length() in guards

Richard A. O'Keefe ok@REDACTED
Tue Sep 30 03:51:18 CEST 2003

I commented that
(1) while computing length(X) is O(length(X)), which is not a nice thing
    to do in a guard, *comparing* length(X) <relop> N where N is a number    
    can be done in O(min(length(X),N)) time, which is not so bad at all.
(2) an examination of a large amount of existing Erlang code showed that
    most uses were of the safe/fast kind and that other uses could be
    avoided and in avoiding them you would get faster & clearer code anyway.

Bengt Kleberg <Bengt.Kleberg@REDACTED> suggests:
	what about:
	is_length_equal( Var, Length )
	is_length_greater( Var, Length )
	is_length_less( Var, Length )
	this would make it easier to remember, imho.
Well, no.  First, the direct connection between length/1 and what's
happening is severed.  Second, instead of remembering one function and
8 relational operators, I would now have to remember one function and
16 relational operators, which is not good.  Third, the spelling of
"is_length_greater" is arbitrary; my Scheme code uses "length>?" which
conforms to existing Scheme naming conventions, so doesn't require any
special effort of memory.  Fourth, and most important, it's not actually
a compatible change.  Fifth, there is a substantial documentation cost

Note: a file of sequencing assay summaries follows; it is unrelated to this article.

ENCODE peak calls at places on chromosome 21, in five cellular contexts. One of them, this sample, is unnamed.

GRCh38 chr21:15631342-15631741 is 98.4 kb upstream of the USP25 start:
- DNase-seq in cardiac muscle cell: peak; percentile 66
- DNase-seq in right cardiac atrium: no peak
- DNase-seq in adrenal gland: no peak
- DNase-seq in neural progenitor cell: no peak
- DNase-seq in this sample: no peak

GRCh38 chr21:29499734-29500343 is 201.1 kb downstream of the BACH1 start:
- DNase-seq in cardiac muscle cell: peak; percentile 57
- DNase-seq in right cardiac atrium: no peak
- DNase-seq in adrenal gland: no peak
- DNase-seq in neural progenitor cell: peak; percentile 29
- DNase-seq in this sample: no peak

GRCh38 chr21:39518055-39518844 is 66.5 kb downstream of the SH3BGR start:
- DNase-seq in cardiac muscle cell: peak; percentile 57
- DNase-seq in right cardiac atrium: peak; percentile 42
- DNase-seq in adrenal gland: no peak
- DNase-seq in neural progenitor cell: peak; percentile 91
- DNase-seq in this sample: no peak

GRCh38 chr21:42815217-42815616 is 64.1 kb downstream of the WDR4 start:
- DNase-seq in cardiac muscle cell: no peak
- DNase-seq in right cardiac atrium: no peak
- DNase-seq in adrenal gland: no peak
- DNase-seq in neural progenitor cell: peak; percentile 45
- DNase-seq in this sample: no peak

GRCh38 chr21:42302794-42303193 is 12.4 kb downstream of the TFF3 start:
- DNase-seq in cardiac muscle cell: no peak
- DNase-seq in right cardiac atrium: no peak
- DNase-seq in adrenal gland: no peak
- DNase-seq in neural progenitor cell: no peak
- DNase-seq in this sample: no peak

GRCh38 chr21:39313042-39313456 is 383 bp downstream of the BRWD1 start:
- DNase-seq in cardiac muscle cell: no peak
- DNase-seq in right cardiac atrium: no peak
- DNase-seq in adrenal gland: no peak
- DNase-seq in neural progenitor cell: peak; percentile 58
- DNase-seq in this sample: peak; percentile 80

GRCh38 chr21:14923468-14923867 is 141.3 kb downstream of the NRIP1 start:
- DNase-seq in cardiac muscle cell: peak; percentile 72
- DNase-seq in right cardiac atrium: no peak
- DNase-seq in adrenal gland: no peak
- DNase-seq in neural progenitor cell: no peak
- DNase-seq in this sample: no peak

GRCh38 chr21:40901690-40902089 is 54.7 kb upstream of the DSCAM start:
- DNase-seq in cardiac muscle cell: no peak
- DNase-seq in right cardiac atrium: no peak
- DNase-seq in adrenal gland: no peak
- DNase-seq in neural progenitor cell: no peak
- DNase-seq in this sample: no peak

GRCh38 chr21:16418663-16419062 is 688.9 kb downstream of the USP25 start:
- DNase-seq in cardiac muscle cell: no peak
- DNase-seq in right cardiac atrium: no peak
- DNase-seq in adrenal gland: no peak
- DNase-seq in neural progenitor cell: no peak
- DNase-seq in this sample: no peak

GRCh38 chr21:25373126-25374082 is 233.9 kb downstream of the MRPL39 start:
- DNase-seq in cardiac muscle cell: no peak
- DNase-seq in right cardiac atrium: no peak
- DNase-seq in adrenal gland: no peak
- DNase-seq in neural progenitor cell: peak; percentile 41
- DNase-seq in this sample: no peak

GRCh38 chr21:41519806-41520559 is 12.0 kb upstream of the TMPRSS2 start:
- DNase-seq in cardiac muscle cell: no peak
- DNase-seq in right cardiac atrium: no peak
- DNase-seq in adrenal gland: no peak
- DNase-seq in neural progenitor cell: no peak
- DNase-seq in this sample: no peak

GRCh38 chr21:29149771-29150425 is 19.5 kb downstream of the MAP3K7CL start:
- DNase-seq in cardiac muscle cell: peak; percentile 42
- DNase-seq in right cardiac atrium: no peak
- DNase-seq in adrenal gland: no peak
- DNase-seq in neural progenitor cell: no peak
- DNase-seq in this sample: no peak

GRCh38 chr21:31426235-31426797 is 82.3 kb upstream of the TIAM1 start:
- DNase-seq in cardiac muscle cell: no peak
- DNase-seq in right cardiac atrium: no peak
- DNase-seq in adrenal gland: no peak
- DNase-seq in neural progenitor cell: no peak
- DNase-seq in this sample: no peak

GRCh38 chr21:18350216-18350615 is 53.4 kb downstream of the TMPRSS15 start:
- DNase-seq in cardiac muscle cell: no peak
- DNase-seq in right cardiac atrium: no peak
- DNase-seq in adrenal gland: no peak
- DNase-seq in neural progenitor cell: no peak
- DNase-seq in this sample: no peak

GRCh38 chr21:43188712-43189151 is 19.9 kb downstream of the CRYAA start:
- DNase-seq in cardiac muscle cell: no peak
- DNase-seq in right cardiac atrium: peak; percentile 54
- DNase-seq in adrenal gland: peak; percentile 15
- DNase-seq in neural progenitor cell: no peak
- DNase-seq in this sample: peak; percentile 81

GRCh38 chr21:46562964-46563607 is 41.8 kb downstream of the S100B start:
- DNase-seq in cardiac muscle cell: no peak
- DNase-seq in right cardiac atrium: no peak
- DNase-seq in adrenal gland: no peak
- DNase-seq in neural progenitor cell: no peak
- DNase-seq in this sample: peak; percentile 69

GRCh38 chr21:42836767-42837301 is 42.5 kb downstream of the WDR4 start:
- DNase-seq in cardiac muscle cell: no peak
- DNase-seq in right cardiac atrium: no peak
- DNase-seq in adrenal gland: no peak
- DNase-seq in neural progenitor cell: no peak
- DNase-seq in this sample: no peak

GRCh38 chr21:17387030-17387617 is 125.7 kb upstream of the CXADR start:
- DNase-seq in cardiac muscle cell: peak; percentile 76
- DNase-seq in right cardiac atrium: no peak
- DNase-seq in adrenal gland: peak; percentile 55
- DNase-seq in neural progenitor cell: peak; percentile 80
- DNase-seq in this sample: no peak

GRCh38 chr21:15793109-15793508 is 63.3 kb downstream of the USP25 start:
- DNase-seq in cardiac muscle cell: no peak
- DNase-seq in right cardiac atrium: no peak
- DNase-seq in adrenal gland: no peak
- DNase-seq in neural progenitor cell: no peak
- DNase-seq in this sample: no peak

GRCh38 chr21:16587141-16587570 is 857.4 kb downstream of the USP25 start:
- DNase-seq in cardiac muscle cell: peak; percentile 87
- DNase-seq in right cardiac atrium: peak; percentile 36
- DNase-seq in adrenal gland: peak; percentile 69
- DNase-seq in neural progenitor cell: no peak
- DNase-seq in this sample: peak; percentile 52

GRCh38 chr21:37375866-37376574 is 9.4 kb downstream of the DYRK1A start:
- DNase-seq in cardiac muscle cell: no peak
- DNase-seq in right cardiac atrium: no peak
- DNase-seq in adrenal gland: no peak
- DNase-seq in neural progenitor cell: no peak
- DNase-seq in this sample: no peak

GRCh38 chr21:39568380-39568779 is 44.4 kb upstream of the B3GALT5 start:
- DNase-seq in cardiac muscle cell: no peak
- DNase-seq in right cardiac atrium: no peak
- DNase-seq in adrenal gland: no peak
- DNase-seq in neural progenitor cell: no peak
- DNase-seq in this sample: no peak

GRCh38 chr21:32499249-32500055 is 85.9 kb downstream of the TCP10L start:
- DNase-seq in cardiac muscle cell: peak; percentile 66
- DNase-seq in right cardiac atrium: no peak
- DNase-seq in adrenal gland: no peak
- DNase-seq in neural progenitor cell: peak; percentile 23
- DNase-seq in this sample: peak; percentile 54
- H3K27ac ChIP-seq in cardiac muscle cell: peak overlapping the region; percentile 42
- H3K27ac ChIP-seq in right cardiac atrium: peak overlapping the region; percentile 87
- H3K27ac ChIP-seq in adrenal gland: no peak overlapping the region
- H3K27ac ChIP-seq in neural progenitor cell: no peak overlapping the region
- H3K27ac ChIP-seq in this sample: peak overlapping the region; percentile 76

for adding these guards.
Here's what I had in mind.

Step 1:
    Implement if_length_<relop> instructions in BEAM.
Step 2:
    Make the compiler recognise length(X) <relop> E and
    E <relop> length(X) as special cases, and generate the
    new instructions.
Step 3:
    Make the compiler *warn* if there is a use of length/1 in a guard
    that isn't caught by step 2, *but* continue to generate the same
    code as is now generated.
Step 4:
    Encouraged by the warning, people clean up their code.
Step 5:
    You were expecting me to say "turn the warning into an error", maybe?
    No, there is no step 5.

The point is that _existing_ code can benefit from this observation
_without any change at all_.  Code which is unclear/inefficient is
pointed out when you get to step 3, but is never broken.

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